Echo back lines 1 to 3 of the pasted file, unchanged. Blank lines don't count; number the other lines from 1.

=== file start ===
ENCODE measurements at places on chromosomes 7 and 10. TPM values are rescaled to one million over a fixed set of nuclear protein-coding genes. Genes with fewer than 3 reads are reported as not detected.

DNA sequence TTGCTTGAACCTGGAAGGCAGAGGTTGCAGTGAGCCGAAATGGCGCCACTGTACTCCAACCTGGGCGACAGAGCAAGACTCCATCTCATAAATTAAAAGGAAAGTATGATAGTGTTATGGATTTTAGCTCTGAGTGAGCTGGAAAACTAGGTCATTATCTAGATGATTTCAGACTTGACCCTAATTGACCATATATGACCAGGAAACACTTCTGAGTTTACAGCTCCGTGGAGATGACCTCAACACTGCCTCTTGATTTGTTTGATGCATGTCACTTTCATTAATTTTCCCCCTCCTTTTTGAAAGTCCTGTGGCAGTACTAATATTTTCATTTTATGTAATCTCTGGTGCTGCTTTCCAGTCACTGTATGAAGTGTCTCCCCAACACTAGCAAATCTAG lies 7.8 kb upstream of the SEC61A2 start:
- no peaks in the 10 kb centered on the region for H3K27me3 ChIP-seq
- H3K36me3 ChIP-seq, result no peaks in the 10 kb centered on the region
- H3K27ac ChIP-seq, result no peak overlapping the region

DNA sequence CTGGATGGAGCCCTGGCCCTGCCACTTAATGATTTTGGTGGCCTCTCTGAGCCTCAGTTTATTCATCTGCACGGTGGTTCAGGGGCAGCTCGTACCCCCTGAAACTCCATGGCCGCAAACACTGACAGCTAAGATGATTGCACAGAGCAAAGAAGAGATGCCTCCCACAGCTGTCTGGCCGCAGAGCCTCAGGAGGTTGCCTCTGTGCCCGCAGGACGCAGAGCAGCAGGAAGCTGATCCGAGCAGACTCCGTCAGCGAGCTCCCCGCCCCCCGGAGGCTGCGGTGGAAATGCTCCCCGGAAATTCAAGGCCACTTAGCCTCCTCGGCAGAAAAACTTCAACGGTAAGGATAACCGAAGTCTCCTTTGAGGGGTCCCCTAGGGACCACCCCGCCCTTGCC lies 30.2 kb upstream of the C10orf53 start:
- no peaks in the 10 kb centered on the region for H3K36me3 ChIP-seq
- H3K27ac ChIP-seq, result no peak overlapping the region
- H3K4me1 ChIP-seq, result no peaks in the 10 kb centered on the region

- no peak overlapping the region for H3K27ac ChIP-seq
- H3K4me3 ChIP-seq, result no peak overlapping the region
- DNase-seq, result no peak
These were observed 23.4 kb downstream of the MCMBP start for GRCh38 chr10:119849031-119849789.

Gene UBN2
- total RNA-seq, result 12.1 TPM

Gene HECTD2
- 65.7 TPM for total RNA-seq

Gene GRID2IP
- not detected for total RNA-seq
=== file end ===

ENCODE measurements at places on chromosomes 7 and 10. TPM values are rescaled to one million over a fixed set of nuclear protein-coding genes. Genes with fewer than 3 reads are reported as not detected.

DNA sequence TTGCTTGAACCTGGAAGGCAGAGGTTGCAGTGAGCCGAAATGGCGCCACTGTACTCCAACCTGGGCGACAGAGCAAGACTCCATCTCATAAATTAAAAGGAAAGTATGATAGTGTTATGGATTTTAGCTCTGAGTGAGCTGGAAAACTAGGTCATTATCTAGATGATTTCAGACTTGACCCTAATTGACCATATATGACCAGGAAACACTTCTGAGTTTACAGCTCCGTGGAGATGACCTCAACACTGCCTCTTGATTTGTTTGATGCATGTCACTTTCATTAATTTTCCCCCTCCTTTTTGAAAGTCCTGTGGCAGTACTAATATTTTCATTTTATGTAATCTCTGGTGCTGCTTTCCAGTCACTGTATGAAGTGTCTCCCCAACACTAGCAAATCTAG lies 7.8 kb upstream of the SEC61A2 start:
- no peaks in the 10 kb centered on the region for H3K27me3 ChIP-seq